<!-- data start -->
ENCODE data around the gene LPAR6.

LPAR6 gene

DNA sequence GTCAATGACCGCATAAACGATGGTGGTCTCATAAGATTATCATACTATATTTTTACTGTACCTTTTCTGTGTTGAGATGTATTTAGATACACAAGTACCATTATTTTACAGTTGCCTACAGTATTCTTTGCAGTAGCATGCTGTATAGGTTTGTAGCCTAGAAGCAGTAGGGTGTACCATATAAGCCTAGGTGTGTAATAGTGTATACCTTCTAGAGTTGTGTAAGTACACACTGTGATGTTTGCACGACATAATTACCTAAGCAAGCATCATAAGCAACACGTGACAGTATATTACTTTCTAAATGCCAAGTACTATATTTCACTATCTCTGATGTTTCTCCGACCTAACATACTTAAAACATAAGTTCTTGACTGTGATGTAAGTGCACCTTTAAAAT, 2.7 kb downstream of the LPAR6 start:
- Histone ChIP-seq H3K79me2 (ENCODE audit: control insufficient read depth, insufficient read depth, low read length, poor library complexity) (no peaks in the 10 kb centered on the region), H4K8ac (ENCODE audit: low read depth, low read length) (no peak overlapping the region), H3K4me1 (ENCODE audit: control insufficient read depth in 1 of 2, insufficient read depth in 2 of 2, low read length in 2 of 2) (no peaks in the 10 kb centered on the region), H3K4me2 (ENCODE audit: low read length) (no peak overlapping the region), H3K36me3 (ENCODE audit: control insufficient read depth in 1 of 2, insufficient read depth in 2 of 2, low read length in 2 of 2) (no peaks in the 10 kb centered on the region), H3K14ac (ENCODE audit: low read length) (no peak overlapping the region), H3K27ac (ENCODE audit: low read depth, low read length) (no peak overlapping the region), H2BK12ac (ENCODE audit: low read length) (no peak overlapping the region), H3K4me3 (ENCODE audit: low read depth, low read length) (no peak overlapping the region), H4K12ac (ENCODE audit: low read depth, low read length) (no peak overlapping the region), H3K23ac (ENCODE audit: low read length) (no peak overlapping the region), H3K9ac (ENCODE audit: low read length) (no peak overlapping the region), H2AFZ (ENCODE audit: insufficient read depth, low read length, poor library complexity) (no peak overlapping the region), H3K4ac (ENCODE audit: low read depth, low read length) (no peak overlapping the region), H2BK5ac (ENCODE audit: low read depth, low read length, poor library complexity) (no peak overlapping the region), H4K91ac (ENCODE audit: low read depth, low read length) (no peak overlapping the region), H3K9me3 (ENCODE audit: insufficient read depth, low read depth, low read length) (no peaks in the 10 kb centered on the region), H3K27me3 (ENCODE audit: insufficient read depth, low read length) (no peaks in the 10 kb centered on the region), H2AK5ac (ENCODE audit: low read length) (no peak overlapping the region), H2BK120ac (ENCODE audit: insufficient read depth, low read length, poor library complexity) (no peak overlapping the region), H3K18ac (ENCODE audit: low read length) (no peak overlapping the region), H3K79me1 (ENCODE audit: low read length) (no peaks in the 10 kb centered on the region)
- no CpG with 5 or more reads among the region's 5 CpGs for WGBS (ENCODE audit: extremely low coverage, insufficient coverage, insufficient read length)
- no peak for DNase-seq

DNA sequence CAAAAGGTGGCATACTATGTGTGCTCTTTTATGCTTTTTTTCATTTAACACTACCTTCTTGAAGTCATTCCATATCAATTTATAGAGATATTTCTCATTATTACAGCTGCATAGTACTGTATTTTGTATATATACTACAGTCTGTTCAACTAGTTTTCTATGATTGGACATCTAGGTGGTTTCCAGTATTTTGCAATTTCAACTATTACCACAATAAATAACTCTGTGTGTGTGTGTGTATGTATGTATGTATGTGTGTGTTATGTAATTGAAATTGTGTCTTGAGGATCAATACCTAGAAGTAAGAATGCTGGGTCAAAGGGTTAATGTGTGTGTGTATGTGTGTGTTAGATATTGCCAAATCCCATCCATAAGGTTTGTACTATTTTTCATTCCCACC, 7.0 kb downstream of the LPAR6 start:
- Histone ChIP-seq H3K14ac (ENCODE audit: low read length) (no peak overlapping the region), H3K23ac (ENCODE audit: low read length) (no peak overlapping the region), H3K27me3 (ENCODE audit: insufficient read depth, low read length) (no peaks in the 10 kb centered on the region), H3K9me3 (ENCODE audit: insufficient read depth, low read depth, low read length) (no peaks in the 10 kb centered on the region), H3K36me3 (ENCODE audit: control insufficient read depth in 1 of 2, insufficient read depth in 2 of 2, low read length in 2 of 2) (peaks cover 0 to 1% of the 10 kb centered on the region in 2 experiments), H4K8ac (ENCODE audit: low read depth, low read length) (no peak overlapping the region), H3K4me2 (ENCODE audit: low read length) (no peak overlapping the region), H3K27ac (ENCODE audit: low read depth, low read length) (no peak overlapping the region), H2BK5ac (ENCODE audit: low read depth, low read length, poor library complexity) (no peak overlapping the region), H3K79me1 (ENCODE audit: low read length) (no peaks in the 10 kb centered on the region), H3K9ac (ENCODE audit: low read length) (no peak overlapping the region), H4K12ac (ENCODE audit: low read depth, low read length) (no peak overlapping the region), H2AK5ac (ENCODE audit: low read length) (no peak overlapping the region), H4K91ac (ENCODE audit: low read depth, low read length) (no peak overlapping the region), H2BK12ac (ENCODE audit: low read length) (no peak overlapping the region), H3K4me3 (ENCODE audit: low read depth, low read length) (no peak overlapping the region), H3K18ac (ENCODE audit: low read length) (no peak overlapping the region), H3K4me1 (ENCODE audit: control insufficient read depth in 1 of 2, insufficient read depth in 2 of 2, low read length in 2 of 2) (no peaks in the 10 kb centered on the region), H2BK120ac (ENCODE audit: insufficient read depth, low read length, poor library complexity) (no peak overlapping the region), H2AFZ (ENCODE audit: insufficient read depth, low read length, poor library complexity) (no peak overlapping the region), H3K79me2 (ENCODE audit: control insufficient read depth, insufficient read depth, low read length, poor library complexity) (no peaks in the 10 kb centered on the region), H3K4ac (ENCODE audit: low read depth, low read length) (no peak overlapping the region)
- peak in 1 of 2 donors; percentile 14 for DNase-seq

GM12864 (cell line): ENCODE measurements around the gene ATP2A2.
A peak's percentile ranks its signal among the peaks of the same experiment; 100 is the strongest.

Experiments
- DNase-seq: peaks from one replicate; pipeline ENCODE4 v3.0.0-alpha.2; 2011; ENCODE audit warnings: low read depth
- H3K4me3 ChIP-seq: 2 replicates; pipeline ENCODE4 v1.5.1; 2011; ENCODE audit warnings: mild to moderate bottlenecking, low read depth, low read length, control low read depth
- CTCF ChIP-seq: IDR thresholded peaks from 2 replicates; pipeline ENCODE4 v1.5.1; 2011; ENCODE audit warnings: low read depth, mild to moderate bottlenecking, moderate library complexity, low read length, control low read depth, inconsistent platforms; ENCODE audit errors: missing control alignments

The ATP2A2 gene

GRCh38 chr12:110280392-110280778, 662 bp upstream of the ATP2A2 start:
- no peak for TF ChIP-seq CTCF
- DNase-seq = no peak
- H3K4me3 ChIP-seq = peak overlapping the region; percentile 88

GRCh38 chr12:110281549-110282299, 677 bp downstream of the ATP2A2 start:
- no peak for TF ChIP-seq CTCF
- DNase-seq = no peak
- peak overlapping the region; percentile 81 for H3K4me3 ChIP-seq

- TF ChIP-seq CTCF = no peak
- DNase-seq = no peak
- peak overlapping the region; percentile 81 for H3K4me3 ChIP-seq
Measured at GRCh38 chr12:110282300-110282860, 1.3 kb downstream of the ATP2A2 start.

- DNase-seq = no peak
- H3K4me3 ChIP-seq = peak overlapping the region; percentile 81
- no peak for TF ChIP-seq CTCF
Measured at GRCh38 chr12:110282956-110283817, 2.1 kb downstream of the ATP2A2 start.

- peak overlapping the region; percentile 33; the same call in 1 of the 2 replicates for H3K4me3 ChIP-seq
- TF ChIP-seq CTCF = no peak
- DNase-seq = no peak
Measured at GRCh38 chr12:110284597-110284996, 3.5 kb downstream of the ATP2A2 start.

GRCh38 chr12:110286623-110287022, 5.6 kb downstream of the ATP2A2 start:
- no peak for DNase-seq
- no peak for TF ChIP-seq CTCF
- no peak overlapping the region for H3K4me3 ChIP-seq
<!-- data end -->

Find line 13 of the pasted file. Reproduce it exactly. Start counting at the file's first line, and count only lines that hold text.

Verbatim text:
- DNase-seq: peaks from one replicate; pipeline ENCODE4 v3.0.0-alpha.2; 2011; ENCODE audit warnings: low read depth